Twitter starting trialling ways to make their customer service offering better in 2016. One test allowed brands to put the ‘Messaging’ button on the mobile app right in the centre of a brand’s profile. This encouraged customers to talk to the brands who got on board directly rather than publicly. The new button was used by the likes of Uber, Apple, and Beats by Dre. Looking at their account profiles on your smartphone, you’d see the new messaging button taking over the space where the ‘Message’ and ‘Tweet To’ buttons used to live side to side.
Likely in response to the success of the messaging button, Twitter will soon allow all brands to add a ‘send a private message’ button to their tweets. That would mean your customer service could have a public conversation with someone up to a point and then send them a tweet including the option to talk directly with a single click or tap. If your brand’s Twitter account is mainly a customer service channel, as many are, you’ll see the benefit of this immediately. Customer concerns are better solved quickly and directly, and DMs have always done this more effectively than conversations on your newsfeed.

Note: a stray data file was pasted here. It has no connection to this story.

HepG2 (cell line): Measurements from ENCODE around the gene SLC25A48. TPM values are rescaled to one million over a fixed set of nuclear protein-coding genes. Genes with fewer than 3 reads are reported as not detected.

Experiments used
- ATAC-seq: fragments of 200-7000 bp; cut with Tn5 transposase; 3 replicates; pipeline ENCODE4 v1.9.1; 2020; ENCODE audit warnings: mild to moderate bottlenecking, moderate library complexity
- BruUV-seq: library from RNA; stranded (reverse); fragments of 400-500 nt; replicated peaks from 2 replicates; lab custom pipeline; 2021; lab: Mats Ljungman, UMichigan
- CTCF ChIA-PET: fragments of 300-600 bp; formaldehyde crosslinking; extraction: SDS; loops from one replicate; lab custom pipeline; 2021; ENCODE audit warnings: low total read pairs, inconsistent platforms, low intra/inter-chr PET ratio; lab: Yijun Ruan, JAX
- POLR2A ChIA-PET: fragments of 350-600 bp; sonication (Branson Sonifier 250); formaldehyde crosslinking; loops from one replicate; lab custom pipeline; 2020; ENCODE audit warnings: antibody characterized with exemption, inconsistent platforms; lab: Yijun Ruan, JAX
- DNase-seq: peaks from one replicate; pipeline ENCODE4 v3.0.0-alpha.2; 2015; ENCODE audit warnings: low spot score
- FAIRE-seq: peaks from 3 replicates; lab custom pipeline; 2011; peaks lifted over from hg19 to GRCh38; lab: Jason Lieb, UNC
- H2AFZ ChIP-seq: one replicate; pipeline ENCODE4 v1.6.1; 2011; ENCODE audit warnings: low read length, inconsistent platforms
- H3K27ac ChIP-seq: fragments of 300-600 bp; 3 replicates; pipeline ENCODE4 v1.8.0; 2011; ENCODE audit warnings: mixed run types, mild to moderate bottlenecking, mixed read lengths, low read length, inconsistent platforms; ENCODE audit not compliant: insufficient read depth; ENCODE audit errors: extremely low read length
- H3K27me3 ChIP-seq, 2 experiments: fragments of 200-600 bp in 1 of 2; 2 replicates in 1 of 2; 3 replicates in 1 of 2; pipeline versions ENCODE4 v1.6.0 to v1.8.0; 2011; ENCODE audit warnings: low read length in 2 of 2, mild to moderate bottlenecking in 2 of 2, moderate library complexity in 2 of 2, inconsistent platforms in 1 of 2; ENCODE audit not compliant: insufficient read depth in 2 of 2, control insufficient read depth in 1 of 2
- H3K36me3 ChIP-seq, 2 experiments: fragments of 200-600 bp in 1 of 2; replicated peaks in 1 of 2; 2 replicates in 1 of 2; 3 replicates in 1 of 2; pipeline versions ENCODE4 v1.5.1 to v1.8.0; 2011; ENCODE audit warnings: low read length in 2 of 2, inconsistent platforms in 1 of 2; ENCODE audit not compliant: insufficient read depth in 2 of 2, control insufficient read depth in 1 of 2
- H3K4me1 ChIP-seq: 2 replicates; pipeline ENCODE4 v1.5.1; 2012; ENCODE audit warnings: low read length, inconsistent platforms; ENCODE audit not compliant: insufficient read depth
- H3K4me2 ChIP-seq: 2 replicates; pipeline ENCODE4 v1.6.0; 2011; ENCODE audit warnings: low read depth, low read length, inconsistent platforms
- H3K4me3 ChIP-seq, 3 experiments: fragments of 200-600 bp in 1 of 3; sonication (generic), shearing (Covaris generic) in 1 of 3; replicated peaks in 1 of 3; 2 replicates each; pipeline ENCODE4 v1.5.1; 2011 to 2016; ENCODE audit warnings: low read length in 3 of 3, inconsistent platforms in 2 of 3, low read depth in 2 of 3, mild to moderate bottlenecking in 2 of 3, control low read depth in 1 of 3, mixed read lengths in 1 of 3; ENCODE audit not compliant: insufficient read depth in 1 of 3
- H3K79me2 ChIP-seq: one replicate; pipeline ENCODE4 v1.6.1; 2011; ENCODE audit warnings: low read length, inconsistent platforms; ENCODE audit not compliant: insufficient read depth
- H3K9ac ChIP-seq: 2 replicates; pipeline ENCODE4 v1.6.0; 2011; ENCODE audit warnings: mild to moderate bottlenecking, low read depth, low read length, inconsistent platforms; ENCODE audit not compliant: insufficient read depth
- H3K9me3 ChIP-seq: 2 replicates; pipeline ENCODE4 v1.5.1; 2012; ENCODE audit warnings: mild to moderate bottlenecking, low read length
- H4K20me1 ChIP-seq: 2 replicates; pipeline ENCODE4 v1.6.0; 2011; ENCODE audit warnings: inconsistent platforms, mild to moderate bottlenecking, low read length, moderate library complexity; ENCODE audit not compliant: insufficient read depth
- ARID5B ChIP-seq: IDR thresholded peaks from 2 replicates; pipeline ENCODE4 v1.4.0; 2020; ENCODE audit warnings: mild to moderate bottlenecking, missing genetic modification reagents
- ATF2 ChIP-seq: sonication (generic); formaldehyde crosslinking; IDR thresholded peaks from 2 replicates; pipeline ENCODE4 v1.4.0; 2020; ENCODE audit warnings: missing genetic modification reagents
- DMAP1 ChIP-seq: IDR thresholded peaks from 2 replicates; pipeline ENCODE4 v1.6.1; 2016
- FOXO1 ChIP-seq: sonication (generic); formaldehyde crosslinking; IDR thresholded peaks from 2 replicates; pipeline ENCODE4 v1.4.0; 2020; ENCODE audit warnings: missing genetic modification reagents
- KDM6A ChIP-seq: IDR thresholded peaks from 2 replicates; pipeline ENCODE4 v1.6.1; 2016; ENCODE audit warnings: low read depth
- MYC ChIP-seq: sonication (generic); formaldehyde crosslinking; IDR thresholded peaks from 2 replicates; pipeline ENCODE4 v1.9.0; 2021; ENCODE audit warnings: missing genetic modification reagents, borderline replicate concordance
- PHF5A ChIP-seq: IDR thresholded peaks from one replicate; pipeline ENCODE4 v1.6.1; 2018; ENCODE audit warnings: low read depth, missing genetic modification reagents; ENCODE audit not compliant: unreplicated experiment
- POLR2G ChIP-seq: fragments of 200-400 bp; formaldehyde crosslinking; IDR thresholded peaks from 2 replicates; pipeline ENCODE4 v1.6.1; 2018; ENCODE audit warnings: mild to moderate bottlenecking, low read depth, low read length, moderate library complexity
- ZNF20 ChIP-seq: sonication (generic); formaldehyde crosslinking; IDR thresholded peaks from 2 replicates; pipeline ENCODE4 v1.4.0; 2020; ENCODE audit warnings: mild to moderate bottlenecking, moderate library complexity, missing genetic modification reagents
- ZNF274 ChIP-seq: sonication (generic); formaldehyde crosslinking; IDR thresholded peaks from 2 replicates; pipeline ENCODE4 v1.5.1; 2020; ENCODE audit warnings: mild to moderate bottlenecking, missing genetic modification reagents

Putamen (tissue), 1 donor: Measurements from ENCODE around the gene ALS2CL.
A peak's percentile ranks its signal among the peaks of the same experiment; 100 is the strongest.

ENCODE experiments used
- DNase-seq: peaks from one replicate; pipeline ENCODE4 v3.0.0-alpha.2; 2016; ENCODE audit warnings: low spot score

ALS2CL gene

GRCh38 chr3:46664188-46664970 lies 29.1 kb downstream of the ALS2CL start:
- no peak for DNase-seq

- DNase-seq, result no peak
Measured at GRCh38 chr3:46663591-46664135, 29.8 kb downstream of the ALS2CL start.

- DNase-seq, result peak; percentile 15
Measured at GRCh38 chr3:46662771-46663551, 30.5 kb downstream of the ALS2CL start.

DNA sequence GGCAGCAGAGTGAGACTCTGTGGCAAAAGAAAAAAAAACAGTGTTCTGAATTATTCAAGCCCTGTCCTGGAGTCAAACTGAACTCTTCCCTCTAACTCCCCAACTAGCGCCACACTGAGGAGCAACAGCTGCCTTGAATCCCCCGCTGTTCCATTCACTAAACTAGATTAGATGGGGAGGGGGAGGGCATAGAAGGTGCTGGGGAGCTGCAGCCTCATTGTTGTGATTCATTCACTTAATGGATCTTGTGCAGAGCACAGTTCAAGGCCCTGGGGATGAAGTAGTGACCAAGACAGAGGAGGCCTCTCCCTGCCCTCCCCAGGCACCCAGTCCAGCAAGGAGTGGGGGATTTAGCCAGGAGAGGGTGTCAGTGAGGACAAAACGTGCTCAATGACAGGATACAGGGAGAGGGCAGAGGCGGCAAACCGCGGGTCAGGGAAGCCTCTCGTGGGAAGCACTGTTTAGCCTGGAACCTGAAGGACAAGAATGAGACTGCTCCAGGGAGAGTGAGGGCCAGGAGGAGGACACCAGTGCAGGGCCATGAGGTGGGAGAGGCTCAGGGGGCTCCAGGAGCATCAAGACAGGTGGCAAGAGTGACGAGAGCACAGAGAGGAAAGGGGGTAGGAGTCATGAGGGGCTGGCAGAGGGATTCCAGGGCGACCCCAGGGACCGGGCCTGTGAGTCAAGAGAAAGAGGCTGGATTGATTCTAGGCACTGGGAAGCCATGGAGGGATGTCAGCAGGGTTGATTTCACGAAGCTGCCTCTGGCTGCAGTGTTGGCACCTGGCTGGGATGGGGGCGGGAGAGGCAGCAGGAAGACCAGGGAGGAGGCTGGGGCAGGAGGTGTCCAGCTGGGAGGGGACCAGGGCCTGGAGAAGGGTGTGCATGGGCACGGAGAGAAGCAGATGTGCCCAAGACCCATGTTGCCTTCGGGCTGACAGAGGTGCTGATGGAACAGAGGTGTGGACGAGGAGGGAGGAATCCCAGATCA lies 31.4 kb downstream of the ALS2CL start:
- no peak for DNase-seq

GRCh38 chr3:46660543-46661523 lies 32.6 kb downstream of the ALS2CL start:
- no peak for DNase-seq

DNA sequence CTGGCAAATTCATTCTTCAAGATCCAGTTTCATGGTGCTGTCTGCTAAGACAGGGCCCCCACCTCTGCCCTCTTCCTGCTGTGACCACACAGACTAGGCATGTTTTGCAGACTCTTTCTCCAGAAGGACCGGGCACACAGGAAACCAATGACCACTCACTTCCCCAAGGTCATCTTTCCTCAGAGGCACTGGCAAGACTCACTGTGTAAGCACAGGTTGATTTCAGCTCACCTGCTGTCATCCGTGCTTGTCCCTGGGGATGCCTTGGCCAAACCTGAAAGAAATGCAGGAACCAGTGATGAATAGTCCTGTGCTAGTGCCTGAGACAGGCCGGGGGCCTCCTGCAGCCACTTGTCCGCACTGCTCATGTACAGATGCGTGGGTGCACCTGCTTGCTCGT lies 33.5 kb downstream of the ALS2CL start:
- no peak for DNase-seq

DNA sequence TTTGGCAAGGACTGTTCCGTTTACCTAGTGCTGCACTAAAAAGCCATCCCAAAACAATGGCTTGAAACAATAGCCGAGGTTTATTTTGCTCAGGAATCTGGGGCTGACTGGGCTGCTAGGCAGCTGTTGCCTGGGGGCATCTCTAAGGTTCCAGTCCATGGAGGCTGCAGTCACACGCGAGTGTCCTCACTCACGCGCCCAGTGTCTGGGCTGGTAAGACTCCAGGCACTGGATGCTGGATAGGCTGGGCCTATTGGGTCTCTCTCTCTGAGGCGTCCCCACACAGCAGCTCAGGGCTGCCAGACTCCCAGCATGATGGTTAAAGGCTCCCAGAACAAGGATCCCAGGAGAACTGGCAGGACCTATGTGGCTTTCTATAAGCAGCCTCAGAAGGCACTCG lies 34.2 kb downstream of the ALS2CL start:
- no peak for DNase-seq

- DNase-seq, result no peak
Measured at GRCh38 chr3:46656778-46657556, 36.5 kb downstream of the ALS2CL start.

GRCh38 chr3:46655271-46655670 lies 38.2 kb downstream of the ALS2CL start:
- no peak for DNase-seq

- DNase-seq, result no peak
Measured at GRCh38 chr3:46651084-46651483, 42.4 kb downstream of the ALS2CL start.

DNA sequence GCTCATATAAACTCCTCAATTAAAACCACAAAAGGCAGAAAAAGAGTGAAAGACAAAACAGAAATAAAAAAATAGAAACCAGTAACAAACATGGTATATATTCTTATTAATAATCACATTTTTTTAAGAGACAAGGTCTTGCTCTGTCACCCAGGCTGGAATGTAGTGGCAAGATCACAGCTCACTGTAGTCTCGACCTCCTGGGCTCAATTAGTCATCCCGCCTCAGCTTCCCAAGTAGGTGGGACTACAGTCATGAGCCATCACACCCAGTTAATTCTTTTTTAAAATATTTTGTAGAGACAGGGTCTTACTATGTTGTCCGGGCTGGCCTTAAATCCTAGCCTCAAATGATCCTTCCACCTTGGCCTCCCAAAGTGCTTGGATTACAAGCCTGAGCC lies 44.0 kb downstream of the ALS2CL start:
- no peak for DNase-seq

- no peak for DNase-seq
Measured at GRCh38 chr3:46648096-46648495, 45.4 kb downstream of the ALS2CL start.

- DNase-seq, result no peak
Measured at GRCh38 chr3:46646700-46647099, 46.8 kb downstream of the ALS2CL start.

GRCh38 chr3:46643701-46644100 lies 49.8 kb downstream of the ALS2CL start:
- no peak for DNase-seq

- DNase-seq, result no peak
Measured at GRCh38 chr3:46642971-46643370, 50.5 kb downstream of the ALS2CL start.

In the next few weeks Twitter will also be rolling out a more quantifiable way to measure customer service. Brands that sign up to the new custom profile service will also be able to survey their customers using Customer Satisfaction (CSAT) and Net Promoter Score (NPS) metrics.
When it comes to measuring customer satisfaction, the majority of methods used in the past haven’t been effective. Standard approaches included:
Mailer campaigns leading to online surveys
Ebook downloads as a reward for answering a survey
Embedded Facebook surveys
Twitter surveys – i.e. using a hashtag to link responses to questions you pose about a service or product offering
Asking customers to leave a rating in a comment on your Facebook page
These measurement options all have their limits. Very few people sign up for direct mail marketing, limiting the size of your survey sample. Ebooks put together by marketers are not a great incentive to complete a survey. Finally, reviews on Twitter and Facebook simply don’t work as a measure of consumers’ overall feelings towards your brand.